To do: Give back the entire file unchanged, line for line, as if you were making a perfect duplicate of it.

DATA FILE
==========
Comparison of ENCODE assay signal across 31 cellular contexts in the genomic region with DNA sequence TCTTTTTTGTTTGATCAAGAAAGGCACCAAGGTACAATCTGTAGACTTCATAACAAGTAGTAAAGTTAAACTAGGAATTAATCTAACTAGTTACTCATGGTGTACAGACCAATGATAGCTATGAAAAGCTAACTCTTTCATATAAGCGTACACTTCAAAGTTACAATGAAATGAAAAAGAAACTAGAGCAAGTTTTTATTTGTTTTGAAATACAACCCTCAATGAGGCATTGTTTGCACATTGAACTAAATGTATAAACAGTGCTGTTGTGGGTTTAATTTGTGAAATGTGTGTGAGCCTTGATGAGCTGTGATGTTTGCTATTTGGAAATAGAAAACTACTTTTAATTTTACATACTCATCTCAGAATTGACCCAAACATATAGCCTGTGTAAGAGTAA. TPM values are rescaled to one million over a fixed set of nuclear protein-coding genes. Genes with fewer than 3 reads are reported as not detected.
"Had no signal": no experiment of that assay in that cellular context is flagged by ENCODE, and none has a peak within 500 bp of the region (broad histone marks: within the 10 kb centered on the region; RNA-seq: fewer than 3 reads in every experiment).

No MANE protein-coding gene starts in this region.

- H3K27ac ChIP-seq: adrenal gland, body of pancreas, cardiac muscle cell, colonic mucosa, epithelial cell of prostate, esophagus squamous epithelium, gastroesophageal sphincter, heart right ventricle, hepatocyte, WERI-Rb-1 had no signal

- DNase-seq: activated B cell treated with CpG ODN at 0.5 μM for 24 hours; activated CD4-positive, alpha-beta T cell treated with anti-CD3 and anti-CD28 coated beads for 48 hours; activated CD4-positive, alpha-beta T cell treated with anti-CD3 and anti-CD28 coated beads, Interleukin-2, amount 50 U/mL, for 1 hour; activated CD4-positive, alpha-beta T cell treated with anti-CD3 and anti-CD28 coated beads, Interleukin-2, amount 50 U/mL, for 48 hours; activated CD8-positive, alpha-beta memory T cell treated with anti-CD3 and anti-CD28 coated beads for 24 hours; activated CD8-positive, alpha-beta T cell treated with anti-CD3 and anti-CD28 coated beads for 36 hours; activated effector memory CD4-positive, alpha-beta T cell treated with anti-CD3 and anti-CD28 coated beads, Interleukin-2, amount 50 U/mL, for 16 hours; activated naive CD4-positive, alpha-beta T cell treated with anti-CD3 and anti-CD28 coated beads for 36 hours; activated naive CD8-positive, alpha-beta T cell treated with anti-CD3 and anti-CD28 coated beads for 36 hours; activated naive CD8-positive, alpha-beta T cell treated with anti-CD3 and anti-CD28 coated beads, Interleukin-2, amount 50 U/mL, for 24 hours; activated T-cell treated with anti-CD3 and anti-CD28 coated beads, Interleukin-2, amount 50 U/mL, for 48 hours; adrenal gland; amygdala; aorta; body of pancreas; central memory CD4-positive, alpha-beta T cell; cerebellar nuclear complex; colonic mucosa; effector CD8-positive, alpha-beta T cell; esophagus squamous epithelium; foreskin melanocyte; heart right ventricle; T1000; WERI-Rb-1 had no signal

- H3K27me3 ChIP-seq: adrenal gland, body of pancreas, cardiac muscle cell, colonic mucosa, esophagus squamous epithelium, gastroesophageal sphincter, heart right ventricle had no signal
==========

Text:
Comparison of ENCODE assay signal across 31 cellular contexts in the genomic region with DNA sequence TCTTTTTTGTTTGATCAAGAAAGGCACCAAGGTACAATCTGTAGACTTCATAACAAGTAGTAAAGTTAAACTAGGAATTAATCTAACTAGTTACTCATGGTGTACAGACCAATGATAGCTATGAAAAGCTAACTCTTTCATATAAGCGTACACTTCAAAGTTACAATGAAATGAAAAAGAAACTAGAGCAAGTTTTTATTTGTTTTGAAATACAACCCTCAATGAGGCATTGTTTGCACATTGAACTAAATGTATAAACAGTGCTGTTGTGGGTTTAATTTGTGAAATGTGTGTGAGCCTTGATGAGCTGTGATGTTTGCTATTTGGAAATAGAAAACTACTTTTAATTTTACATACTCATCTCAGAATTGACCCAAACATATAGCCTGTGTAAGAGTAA. TPM values are rescaled to one million over a fixed set of nuclear protein-coding genes. Genes with fewer than 3 reads are reported as not detected.
"Had no signal": no experiment of that assay in that cellular context is flagged by ENCODE, and none has a peak within 500 bp of the region (broad histone marks: within the 10 kb centered on the region; RNA-seq: fewer than 3 reads in every experiment).

No MANE protein-coding gene starts in this region.

- H3K27ac ChIP-seq: adrenal gland, body of pancreas, cardiac muscle cell, colonic mucosa, epithelial cell of prostate, esophagus squamous epithelium, gastroesophageal sphincter, heart right ventricle, hepatocyte, WERI-Rb-1 had no signal

- DNase-seq: activated B cell treated with CpG ODN at 0.5 μM for 24 hours; activated CD4-positive, alpha-beta T cell treated with anti-CD3 and anti-CD28 coated beads for 48 hours; activated CD4-positive, alpha-beta T cell treated with anti-CD3 and anti-CD28 coated beads, Interleukin-2, amount 50 U/mL, for 1 hour; activated CD4-positive, alpha-beta T cell treated with anti-CD3 and anti-CD28 coated beads, Interleukin-2, amount 50 U/mL, for 48 hours; activated CD8-positive, alpha-beta memory T cell treated with anti-CD3 and anti-CD28 coated beads for 24 hours; activated CD8-positive, alpha-beta T cell treated with anti-CD3 and anti-CD28 coated beads for 36 hours; activated effector memory CD4-positive, alpha-beta T cell treated with anti-CD3 and anti-CD28 coated beads, Interleukin-2, amount 50 U/mL, for 16 hours; activated naive CD4-positive, alpha-beta T cell treated with anti-CD3 and anti-CD28 coated beads for 36 hours; activated naive CD8-positive, alpha-beta T cell treated with anti-CD3 and anti-CD28 coated beads for 36 hours; activated naive CD8-positive, alpha-beta T cell treated with anti-CD3 and anti-CD28 coated beads, Interleukin-2, amount 50 U/mL, for 24 hours; activated T-cell treated with anti-CD3 and anti-CD28 coated beads, Interleukin-2, amount 50 U/mL, for 48 hours; adrenal gland; amygdala; aorta; body of pancreas; central memory CD4-positive, alpha-beta T cell; cerebellar nuclear complex; colonic mucosa; effector CD8-positive, alpha-beta T cell; esophagus squamous epithelium; foreskin melanocyte; heart right ventricle; T1000; WERI-Rb-1 had no signal

- H3K27me3 ChIP-seq: adrenal gland, body of pancreas, cardiac muscle cell, colonic mucosa, esophagus squamous epithelium, gastroesophageal sphincter, heart right ventricle had no signal